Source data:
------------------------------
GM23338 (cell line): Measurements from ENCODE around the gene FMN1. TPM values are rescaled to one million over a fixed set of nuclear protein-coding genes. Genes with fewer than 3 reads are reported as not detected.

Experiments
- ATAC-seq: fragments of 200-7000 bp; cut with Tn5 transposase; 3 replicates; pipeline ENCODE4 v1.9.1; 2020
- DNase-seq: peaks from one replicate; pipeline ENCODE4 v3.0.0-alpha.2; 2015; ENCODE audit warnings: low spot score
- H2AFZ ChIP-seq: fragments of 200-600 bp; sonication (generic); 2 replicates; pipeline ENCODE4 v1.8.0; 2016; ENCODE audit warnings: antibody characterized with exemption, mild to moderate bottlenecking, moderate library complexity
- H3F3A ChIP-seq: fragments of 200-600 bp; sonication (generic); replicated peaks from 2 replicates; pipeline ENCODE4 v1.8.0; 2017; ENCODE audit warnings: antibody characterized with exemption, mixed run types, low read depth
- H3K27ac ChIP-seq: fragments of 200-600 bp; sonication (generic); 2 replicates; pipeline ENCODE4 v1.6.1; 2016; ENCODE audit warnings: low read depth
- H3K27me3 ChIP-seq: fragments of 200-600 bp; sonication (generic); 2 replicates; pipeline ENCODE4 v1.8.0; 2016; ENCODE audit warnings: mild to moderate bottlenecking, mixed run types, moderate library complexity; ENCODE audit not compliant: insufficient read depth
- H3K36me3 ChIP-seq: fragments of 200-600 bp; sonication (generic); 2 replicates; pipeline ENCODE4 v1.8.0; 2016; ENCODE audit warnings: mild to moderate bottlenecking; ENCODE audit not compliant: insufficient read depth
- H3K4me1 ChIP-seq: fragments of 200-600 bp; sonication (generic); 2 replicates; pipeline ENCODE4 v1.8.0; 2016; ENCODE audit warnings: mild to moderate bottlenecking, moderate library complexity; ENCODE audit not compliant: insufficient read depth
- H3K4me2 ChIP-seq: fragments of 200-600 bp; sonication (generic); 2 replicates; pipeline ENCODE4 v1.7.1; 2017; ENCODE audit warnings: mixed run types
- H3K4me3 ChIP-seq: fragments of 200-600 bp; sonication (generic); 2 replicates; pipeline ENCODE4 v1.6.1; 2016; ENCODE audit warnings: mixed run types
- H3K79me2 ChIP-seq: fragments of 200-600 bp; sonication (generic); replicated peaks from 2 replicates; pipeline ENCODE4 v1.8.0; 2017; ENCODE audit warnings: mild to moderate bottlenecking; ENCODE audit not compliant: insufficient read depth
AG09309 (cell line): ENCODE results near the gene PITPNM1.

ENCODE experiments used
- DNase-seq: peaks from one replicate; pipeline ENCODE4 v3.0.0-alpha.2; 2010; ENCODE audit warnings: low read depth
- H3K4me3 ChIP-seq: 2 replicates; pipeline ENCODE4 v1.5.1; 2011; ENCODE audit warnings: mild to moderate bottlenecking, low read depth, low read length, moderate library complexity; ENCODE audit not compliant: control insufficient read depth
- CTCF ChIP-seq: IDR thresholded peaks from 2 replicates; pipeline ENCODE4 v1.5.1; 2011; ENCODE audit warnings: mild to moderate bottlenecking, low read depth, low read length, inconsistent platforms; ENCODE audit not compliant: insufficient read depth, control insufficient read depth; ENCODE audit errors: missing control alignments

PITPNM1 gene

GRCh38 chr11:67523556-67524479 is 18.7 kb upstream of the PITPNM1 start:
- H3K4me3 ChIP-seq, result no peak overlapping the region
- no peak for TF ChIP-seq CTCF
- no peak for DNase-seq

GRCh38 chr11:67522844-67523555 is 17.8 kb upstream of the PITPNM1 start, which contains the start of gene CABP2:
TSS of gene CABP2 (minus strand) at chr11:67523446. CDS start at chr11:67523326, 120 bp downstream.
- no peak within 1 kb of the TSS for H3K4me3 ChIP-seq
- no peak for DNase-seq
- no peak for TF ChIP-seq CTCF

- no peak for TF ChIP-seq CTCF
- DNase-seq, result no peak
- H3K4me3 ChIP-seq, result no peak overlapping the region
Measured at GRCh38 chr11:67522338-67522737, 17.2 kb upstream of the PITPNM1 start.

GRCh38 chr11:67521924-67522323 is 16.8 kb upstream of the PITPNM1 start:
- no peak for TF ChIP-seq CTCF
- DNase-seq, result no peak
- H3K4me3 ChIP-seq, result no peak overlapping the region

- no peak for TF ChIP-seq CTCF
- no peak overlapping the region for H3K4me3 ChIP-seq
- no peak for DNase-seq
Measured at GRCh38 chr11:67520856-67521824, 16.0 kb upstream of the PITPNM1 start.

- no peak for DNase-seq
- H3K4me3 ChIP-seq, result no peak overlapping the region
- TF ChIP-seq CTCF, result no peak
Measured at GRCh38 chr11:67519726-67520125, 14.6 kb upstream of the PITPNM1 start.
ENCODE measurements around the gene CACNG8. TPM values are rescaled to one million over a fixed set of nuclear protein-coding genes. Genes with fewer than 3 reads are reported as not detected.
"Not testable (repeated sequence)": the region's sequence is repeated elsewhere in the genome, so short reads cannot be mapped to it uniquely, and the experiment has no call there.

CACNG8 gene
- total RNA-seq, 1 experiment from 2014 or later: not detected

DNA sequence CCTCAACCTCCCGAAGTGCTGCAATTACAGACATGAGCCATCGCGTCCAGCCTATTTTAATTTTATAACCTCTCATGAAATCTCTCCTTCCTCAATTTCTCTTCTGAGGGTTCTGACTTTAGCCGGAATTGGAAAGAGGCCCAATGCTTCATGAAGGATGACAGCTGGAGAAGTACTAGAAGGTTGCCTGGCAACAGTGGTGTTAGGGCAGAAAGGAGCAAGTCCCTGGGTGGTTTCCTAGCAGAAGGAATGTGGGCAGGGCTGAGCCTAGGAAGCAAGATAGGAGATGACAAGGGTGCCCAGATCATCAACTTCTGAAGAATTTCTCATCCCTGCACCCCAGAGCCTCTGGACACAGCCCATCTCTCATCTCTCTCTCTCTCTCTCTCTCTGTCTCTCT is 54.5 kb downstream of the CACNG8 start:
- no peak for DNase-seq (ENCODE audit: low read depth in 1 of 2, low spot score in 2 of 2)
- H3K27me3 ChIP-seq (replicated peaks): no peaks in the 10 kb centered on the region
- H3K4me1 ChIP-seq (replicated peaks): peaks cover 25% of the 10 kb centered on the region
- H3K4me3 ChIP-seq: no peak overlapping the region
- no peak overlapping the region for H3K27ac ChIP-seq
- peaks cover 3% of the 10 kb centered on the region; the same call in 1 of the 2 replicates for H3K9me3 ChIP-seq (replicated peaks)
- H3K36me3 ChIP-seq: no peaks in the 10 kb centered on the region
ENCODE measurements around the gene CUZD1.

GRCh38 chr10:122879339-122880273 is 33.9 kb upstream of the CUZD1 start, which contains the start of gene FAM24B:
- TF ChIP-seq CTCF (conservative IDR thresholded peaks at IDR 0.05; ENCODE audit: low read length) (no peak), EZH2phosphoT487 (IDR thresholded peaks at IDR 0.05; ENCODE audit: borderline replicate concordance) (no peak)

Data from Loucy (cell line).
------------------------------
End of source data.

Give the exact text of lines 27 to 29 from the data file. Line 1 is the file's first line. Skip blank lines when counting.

- no peak for DNase-seq
- no peak for TF ChIP-seq CTCF

- no peak for TF ChIP-seq CTCF